The district court awarded Griffin the $412.50 that had been withheld from his earned wages plus a double wage penalty for the period April 1, 1976 (date of the injury) to May 5, 1976 (return to work.) for a total award of $6,881.60. Griffin appealed, contending the award was insufficient. The Fifth Circuit affirmed. It held the district court had discretion to determine the period of time for which the penalty would be awarded, and did not abuse that discretion even though the amount owed was not paid until Sept. 17, 1980.
The United States Supreme Court reversed the Fifth Circuit. It began its analysis by reviewing the history of statutory wage protection for seamen. It noted the first statute enacted in 1790 did not provide a penalty for the failure of a vessel owner to pay the wages that were due to seaman. In 1872, the statute was amended to provide a penalty of “not exceeding two days’ wages for every day the wages were not paid for a period not exceeding ten days.” The statute was amended again in 1898 to provide a penalty of one day’s pay for each day the earned wages were not paid and to remove the “not exceeding 10 days” penalty time period. The statute was amended again in 1915 to provide an increased penalty of two days’ wages for each day the earned wages were not paid, which remains the penalty in 2021.
The Supreme Court held the statutory language was clear, the operative part being: “Every master or owner who refuses or neglects to make payment in the manner hereinbefore mentioned without sufficient cause shall pay to the seaman a sum equal to two days’ pay for each and every day during which payment is delayed beyond the respective periods….” It found no indication, given the use of the word “shall,” that Congress intended to give the courts discretion on the time period for the calculation of the penalty wages after the 1898 amendment removed the “not exceeding 10 days” language. Accordingly, the Supreme Court held the district court’s calculation of Griffin’s penalty wages for the April 1 to May 5, 1976 period was erroneous. It also rejected Oceanic’s argument that when enacting the statute, Congress could not have intended a disproportionate award in excess of $300,000 for the withholding of only $412.50 which would result in Griffin’s case. While recognizing a recovery of more than $300,000 would greatly exceed any damages suffered by Griffin, the Supreme Court noted the statute had more than a compensatory purpose. It had a punitive element intended to deter certain conduct, namely, the failure to timely pay a seaman’s wages. The court also commented that “The remedy for any dissatisfaction with the results in particular cases lies with Congress and not with this Court. Congress may amend the statute; we may not.” The case was sent back to the lower court for an award consistent with the holding which meant Oceanic paid a very steep price for not paying the seaman what was due when it was due.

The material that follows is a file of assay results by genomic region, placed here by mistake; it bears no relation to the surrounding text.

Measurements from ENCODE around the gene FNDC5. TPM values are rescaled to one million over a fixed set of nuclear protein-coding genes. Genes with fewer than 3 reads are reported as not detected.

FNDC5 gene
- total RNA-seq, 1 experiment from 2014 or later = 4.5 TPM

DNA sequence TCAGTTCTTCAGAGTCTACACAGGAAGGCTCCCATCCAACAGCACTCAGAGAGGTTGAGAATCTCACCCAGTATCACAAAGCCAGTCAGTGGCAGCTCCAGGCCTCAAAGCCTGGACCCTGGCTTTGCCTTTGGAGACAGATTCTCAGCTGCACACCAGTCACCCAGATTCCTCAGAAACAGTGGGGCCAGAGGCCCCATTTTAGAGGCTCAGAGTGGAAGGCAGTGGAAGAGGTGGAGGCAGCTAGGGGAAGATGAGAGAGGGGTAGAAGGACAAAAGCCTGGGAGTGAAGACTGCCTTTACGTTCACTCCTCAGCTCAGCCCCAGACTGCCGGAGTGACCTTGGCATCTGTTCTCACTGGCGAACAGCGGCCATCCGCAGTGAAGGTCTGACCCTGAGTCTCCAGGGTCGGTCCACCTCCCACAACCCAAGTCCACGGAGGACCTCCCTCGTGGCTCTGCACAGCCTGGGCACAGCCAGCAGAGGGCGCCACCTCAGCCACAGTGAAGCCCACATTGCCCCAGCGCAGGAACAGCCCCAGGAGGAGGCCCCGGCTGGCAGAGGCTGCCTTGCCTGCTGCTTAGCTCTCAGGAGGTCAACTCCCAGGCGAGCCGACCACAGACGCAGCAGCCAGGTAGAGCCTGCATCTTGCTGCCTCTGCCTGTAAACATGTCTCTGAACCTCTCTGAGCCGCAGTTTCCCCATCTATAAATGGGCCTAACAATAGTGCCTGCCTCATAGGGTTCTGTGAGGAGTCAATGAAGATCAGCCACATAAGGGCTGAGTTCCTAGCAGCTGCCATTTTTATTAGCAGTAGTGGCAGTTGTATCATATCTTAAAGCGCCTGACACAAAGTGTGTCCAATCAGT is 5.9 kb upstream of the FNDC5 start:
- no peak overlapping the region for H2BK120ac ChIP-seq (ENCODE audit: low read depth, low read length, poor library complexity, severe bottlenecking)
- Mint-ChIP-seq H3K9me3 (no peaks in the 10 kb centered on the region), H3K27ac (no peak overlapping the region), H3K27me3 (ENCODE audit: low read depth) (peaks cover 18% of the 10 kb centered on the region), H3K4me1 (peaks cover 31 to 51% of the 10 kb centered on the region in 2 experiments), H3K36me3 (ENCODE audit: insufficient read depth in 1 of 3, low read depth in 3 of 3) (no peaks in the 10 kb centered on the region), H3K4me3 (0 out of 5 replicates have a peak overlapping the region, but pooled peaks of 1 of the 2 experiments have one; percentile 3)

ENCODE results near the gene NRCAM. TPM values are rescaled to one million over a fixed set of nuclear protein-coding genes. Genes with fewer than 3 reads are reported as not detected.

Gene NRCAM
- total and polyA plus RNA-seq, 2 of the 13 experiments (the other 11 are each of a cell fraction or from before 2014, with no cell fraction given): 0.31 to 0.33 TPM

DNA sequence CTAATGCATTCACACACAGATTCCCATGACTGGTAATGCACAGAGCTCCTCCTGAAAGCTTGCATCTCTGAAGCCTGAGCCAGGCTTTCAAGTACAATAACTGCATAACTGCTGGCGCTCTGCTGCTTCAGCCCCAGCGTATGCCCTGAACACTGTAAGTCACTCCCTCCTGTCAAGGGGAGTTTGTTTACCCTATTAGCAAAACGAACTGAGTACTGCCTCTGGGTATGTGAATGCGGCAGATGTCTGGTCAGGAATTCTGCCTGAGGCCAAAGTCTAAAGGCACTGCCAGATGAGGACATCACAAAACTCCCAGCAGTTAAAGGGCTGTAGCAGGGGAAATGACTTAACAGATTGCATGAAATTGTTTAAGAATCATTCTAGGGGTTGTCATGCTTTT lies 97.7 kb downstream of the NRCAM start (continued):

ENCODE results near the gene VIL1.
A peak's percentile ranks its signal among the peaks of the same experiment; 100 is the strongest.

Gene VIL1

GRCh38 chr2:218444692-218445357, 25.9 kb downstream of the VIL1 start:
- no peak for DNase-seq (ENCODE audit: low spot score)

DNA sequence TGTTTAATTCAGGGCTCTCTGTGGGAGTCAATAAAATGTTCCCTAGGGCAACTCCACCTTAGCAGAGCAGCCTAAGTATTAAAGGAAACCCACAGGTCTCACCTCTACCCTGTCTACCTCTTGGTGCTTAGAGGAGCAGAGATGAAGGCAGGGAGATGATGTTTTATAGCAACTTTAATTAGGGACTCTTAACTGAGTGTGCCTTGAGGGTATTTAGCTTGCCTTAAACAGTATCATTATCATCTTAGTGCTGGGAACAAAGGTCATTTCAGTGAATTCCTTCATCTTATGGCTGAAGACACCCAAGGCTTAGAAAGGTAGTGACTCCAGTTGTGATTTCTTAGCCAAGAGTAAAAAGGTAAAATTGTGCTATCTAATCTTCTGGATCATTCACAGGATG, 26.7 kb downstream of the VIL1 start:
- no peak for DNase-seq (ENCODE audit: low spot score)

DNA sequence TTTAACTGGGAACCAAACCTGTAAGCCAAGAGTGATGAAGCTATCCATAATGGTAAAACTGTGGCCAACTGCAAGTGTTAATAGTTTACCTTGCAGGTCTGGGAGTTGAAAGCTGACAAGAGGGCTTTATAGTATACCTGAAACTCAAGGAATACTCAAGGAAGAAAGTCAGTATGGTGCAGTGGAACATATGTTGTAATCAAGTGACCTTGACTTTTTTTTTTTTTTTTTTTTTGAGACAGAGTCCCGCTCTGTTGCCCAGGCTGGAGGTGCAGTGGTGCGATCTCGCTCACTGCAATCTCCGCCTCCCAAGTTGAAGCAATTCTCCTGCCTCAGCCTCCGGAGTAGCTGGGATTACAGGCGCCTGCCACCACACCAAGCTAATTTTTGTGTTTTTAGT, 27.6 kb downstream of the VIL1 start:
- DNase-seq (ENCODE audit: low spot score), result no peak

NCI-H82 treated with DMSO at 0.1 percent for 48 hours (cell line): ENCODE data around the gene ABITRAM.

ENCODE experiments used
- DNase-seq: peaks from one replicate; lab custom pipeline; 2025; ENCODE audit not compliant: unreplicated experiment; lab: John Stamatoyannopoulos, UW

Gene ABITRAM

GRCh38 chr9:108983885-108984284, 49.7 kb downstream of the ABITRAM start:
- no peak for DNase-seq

Marilyn Raia is a shareholder in the San Francisco office of Bullivant Houser Bailey. She has been certified as a specialist in admiralty-maritime law by the State Bar of California Board of Legal Specialization. She can be reached at marilyn.raia@ bullivant.com